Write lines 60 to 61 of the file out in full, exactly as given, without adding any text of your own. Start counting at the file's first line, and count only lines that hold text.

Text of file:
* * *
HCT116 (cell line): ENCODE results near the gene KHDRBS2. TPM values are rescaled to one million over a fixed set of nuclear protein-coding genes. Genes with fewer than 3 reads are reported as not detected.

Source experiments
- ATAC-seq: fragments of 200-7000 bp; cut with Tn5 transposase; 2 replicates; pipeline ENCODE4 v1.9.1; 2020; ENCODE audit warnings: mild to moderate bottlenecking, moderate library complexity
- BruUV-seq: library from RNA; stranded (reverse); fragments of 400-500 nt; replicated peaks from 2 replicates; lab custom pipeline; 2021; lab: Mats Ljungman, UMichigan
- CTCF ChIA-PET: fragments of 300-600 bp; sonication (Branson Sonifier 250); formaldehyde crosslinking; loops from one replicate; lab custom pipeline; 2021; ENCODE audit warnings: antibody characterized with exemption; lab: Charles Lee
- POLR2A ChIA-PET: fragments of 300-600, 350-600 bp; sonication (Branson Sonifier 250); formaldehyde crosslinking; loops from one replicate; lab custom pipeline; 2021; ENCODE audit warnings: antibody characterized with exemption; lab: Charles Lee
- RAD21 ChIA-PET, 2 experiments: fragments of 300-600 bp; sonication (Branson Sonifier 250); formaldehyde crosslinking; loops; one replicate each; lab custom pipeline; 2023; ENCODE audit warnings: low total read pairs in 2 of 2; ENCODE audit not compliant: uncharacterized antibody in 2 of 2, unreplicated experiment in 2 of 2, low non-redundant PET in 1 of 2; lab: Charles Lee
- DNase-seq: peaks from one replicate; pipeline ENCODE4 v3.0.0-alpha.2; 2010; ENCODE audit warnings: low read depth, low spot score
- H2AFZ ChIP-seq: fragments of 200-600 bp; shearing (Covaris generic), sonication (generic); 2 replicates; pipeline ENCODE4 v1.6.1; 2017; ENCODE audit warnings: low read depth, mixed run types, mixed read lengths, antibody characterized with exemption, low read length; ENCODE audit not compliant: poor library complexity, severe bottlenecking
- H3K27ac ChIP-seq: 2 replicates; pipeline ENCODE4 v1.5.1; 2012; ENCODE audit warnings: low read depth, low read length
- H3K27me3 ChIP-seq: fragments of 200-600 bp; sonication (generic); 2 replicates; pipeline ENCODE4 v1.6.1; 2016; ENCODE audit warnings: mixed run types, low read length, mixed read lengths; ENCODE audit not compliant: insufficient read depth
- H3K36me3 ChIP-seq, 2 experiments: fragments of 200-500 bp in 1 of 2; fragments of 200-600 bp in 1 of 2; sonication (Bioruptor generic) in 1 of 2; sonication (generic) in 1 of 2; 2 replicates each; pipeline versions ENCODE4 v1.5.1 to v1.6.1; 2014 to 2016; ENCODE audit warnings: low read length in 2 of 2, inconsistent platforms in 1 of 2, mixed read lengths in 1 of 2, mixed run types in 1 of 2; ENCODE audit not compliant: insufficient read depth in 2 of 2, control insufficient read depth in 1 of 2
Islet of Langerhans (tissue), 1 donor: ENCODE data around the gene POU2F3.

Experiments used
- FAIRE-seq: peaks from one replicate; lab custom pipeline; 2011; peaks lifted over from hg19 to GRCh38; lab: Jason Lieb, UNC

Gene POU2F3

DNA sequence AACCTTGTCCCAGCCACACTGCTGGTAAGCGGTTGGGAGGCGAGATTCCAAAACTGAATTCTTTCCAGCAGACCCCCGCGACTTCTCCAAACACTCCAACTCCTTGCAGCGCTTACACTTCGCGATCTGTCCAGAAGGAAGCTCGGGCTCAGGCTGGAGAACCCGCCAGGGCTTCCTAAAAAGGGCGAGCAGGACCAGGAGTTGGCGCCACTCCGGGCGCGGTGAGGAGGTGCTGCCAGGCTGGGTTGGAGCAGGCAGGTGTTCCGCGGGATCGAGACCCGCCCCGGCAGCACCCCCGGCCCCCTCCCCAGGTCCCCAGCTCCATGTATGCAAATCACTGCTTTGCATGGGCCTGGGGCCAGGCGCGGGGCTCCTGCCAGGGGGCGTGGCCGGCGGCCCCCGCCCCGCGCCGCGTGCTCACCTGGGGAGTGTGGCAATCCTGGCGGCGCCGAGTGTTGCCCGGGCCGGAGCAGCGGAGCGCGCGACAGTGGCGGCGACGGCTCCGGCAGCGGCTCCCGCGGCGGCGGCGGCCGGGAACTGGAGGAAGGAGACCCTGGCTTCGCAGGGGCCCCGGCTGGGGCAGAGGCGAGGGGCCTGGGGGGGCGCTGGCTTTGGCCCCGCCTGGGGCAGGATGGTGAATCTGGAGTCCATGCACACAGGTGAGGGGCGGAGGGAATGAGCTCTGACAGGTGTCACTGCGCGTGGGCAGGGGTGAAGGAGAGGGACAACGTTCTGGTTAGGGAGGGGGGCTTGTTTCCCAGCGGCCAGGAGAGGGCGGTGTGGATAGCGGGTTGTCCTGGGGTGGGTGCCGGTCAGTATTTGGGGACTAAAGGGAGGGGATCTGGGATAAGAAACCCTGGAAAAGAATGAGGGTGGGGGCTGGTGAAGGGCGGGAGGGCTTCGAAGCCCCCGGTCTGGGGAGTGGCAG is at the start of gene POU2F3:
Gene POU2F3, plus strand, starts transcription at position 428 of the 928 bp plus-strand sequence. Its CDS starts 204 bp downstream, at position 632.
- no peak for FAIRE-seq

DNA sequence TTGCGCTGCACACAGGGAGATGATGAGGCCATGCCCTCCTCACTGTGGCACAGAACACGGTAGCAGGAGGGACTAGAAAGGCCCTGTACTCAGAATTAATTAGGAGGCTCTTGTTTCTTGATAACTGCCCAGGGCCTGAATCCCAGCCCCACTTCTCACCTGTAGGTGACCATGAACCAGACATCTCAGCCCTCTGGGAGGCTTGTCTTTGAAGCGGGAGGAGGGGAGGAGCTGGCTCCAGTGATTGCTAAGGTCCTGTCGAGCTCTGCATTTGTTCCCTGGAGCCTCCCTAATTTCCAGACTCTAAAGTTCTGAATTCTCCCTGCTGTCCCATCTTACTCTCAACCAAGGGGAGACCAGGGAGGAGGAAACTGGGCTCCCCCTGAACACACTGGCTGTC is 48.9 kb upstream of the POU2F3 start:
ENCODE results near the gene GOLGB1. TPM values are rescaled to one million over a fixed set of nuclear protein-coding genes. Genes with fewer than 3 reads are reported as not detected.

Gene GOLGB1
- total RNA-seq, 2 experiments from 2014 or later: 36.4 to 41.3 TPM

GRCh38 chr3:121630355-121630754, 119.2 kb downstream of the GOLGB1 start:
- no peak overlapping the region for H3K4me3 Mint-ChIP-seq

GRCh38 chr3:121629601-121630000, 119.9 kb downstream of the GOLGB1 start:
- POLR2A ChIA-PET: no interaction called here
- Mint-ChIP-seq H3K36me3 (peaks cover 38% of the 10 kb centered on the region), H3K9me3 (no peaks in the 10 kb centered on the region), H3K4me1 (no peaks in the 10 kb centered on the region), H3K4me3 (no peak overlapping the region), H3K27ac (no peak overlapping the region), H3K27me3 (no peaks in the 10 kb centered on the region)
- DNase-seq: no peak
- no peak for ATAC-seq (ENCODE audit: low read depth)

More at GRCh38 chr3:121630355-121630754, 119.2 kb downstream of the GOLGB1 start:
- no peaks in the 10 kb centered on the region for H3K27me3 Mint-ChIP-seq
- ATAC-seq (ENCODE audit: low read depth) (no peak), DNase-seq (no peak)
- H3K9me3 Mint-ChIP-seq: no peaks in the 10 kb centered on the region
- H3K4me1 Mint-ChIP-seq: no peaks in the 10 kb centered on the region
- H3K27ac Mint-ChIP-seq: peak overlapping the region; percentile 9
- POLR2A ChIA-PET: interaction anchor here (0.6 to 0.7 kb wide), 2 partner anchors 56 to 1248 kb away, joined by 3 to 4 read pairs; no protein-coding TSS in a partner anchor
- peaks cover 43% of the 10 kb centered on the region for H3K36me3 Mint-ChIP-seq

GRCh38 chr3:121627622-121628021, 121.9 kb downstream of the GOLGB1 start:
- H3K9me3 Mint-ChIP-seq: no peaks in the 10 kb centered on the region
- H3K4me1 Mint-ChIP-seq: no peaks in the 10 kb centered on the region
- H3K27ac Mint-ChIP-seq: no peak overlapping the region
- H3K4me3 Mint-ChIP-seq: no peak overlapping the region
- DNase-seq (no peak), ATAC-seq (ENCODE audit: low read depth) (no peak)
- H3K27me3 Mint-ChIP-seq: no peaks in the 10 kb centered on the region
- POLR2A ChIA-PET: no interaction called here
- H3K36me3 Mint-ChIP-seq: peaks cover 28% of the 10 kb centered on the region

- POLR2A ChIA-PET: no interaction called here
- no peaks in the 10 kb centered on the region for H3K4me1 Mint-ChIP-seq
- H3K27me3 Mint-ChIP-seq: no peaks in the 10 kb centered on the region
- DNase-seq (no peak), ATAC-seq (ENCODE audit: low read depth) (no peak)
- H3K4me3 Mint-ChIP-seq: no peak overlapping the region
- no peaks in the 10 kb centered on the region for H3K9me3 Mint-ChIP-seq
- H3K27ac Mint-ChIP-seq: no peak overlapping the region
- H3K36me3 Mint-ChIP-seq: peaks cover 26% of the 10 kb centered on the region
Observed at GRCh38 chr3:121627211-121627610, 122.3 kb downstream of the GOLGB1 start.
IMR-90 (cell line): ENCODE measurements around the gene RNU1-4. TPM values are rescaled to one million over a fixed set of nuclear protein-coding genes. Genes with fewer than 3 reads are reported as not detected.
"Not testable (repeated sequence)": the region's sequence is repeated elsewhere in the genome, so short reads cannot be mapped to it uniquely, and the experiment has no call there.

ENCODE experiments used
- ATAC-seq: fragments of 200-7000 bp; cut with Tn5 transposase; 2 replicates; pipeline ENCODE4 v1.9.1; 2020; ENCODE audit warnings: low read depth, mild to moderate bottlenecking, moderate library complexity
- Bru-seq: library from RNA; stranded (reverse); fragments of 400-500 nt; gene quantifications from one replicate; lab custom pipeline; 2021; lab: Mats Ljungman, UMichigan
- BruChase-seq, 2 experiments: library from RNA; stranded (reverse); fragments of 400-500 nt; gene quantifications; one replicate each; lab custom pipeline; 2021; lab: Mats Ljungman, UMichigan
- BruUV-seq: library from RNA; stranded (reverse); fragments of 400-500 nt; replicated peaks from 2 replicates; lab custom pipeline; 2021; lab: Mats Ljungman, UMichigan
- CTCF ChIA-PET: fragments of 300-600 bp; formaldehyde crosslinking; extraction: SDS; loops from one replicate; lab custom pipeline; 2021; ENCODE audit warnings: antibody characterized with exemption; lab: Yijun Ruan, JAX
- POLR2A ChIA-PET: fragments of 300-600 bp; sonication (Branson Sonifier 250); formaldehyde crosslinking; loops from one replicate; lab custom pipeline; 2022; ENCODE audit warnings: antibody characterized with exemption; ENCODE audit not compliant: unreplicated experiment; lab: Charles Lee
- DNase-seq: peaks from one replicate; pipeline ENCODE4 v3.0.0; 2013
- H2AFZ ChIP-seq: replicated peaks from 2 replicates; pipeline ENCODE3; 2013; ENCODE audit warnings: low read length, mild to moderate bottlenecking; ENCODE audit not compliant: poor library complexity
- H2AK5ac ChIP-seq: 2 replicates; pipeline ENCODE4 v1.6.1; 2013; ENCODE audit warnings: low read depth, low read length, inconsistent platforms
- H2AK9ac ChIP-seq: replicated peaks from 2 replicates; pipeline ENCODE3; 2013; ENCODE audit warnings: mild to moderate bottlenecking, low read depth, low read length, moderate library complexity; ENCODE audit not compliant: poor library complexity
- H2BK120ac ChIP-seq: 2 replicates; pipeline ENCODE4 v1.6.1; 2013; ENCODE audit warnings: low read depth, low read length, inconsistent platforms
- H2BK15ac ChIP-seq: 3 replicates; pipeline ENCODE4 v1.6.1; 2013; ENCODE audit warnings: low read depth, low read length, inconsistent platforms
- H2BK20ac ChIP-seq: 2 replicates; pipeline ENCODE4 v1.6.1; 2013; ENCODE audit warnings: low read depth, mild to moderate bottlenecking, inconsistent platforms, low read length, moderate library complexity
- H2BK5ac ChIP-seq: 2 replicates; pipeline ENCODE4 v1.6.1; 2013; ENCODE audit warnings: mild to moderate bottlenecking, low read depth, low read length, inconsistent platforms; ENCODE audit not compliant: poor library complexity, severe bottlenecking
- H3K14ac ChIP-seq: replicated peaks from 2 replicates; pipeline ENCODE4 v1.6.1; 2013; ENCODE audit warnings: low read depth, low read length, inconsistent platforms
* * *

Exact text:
- ATAC-seq: fragments of 200-7000 bp; cut with Tn5 transposase; 2 replicates; pipeline ENCODE4 v1.9.1; 2020; ENCODE audit warnings: low read depth, mild to moderate bottlenecking, moderate library complexity
- Bru-seq: library from RNA; stranded (reverse); fragments of 400-500 nt; gene quantifications from one replicate; lab custom pipeline; 2021; lab: Mats Ljungman, UMichigan